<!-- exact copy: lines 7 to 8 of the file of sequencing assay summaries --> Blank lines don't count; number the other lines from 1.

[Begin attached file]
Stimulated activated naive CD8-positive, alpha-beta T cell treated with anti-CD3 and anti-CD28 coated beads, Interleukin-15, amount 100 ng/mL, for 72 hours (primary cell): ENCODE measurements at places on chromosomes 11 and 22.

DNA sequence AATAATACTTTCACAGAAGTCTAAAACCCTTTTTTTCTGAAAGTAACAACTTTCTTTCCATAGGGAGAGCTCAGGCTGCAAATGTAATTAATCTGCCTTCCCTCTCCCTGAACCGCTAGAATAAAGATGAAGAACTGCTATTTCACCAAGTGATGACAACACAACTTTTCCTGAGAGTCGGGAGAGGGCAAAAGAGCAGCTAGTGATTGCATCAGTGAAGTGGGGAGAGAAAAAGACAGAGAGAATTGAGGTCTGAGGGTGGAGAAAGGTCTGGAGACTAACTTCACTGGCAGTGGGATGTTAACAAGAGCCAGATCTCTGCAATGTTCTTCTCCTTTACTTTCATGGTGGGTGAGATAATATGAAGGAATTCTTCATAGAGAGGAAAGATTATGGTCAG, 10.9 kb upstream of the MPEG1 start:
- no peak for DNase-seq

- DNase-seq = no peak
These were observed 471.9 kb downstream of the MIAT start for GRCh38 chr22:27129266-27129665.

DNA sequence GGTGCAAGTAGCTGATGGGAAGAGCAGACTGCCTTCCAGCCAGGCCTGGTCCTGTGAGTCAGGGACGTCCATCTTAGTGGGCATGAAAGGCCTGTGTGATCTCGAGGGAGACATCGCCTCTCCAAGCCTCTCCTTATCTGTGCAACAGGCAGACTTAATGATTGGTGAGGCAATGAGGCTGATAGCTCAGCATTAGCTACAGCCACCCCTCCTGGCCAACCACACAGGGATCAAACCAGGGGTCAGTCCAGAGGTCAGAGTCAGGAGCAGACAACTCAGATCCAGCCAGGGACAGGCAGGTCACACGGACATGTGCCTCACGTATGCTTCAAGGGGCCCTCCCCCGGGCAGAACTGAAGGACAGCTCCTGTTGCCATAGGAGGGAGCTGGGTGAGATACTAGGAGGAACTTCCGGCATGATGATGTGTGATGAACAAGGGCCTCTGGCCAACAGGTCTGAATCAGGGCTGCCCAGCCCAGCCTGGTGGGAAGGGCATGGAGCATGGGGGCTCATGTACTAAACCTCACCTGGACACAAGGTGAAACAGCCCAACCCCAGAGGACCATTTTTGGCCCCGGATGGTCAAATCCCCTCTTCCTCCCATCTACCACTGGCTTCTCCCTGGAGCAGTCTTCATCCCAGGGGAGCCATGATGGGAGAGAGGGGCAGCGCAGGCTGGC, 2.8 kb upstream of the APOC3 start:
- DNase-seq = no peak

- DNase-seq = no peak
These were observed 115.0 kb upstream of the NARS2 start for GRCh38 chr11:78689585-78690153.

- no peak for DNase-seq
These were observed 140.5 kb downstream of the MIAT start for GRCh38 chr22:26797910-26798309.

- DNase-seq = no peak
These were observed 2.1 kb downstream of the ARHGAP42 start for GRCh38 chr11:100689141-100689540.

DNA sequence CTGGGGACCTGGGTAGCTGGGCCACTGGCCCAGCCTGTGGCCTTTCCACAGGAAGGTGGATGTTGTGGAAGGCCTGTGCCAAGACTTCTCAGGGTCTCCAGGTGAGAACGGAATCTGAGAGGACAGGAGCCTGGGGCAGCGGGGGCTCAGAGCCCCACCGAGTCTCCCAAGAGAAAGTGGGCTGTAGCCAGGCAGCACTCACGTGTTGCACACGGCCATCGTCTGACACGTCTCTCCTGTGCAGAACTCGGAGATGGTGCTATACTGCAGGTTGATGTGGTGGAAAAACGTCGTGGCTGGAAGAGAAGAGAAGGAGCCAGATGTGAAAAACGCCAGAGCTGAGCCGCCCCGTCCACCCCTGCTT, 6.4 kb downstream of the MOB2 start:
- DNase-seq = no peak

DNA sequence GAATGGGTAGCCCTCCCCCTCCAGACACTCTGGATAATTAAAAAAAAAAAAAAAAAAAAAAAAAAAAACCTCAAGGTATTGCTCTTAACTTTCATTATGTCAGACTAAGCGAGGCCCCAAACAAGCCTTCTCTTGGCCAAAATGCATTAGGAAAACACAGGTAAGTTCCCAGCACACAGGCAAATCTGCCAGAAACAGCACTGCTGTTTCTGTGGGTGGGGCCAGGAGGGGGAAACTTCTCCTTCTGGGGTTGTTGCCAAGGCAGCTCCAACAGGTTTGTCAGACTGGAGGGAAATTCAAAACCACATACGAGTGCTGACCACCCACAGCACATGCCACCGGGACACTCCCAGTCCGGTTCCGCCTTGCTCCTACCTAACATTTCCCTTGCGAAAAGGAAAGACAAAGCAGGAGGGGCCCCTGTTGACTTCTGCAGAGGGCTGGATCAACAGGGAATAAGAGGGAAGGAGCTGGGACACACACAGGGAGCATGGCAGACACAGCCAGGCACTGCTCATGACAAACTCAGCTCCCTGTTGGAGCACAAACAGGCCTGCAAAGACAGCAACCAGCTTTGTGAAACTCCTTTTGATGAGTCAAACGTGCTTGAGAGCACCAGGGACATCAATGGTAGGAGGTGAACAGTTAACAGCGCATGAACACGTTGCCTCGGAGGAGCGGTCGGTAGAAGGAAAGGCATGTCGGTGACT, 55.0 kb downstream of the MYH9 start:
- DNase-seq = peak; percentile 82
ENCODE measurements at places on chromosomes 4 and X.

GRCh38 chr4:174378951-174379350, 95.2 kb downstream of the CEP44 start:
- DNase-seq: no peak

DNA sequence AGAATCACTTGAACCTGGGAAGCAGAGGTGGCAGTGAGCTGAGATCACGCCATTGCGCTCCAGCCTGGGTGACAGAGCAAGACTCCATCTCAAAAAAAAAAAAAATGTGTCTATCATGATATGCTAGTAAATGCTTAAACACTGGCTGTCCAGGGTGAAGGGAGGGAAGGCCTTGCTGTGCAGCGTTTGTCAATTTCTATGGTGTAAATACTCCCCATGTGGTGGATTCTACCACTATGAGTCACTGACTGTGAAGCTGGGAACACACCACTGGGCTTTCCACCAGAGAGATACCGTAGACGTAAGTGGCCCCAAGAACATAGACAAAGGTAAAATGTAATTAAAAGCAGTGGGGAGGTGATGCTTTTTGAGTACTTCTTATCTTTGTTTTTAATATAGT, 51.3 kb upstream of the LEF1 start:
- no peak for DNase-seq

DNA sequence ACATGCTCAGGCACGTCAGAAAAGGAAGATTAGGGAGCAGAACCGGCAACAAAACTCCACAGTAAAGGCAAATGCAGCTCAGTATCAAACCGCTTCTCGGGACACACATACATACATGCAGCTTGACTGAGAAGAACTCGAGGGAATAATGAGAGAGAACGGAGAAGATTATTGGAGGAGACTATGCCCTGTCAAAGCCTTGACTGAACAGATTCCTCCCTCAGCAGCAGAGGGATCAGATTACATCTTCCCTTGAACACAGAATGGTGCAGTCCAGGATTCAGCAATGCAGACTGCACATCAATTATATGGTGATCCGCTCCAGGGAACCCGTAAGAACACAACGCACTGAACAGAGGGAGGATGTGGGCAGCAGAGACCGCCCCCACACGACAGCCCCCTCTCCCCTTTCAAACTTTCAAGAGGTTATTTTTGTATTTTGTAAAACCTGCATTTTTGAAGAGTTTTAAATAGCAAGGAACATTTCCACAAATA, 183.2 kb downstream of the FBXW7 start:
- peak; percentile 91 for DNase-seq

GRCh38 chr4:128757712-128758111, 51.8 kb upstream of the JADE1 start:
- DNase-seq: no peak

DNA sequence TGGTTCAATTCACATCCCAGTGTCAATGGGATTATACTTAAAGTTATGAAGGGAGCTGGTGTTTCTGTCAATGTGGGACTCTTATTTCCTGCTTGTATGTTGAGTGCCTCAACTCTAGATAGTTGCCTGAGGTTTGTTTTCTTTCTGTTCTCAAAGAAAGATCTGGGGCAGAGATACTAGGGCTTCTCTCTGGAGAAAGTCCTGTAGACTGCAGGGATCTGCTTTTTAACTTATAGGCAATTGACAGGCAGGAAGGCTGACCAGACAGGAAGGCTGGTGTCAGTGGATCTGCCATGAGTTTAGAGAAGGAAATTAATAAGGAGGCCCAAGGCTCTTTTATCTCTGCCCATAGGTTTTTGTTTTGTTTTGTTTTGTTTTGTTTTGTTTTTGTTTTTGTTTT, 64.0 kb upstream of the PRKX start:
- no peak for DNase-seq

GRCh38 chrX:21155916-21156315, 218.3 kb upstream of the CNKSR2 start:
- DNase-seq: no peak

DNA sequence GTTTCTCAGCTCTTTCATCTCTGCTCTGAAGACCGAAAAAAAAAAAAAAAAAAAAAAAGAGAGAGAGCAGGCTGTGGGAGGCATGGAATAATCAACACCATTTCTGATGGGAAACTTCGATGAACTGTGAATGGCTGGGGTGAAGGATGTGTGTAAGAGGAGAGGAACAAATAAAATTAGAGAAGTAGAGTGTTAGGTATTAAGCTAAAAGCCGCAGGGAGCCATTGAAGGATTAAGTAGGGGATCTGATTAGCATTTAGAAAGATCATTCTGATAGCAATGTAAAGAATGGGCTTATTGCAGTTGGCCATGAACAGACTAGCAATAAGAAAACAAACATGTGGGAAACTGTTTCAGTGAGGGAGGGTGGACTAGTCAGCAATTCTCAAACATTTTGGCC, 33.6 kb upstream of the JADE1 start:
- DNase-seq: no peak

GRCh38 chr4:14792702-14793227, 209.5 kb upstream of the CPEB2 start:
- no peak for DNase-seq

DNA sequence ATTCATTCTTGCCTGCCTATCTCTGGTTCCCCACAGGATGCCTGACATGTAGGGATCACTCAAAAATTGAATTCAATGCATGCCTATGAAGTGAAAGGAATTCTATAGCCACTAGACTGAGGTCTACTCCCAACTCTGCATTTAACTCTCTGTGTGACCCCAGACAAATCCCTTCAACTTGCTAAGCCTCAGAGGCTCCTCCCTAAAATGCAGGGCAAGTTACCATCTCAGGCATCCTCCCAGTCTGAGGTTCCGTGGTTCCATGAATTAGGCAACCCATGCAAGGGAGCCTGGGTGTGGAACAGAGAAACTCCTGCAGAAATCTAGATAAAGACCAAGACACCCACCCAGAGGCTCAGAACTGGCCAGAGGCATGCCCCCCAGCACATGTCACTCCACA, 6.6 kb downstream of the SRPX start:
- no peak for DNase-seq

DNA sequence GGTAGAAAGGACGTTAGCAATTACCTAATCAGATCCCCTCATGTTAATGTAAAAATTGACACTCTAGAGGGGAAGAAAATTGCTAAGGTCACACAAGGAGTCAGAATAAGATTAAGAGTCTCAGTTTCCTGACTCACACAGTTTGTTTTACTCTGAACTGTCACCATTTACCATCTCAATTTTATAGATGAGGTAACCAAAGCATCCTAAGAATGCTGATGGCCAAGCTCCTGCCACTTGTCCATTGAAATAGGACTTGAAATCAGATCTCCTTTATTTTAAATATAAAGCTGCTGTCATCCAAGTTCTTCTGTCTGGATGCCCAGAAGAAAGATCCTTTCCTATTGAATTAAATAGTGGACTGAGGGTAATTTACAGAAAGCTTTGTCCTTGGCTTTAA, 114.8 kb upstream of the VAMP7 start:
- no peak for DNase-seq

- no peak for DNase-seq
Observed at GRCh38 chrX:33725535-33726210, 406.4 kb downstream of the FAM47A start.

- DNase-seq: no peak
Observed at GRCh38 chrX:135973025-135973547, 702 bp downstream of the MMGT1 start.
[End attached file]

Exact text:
- DNase-seq = no peak

- DNase-seq = no peak